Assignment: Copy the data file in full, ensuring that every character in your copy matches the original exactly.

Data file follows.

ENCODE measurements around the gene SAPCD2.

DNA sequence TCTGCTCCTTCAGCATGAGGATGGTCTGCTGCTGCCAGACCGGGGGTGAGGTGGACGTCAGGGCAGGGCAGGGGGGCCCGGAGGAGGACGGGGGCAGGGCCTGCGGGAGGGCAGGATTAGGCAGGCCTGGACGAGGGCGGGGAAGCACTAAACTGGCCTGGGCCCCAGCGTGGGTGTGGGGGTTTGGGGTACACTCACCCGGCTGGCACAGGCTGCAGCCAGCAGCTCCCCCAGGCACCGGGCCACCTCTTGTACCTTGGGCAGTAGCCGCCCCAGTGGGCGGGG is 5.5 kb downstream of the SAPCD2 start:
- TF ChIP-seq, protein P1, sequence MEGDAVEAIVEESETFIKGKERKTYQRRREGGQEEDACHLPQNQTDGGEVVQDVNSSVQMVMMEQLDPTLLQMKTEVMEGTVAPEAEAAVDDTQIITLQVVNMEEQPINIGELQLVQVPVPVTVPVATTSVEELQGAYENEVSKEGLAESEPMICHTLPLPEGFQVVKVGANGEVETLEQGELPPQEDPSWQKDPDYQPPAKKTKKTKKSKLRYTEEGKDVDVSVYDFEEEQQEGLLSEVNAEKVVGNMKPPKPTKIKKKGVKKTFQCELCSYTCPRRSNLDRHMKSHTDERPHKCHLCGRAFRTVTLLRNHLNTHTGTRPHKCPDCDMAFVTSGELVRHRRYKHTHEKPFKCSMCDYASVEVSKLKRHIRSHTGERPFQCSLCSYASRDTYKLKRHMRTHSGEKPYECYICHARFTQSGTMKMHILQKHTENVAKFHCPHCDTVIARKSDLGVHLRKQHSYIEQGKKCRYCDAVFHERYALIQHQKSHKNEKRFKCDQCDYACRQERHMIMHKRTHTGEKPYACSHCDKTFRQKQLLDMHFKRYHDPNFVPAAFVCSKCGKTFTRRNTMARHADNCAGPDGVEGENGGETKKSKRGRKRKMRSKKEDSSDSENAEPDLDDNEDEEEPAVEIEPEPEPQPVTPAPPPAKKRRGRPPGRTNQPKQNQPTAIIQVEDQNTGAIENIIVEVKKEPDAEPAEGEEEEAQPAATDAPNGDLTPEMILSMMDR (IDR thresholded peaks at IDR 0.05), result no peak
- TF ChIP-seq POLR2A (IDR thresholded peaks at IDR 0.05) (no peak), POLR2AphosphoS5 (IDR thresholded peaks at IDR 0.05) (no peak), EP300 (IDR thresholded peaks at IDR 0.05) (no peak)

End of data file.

ENCODE measurements around the gene SAPCD2.

DNA sequence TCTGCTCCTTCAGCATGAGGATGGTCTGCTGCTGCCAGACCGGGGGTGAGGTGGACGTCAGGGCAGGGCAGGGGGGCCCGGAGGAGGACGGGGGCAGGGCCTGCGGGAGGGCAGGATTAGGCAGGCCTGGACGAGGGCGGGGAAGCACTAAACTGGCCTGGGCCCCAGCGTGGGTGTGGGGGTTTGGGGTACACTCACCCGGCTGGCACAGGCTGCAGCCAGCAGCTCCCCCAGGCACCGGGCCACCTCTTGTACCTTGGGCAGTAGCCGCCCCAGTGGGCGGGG is 5.5 kb downstream of the SAPCD2 start:
- TF ChIP-seq, protein P1, sequence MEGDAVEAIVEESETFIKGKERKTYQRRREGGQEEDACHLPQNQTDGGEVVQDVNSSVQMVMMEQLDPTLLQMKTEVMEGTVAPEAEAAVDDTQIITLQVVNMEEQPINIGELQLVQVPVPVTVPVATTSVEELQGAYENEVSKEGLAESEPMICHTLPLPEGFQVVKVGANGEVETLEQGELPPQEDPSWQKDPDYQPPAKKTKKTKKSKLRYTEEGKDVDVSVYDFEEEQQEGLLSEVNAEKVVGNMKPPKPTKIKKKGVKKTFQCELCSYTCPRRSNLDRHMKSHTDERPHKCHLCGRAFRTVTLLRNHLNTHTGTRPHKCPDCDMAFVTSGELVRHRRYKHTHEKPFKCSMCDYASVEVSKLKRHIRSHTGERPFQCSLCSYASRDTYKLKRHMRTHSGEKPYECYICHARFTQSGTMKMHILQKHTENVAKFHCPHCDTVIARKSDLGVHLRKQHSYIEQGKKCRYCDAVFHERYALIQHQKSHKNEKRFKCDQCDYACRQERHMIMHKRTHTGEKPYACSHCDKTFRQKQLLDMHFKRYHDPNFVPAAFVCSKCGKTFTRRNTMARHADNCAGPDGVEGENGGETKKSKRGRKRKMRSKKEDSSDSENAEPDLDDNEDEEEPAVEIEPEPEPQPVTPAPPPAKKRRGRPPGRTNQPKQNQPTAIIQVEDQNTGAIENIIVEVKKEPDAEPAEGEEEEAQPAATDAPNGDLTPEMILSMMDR (IDR thresholded peaks at IDR 0.05), result no peak
- TF ChIP-seq POLR2A (IDR thresholded peaks at IDR 0.05) (no peak), POLR2AphosphoS5 (IDR thresholded peaks at IDR 0.05) (no peak), EP300 (IDR thresholded peaks at IDR 0.05) (no peak)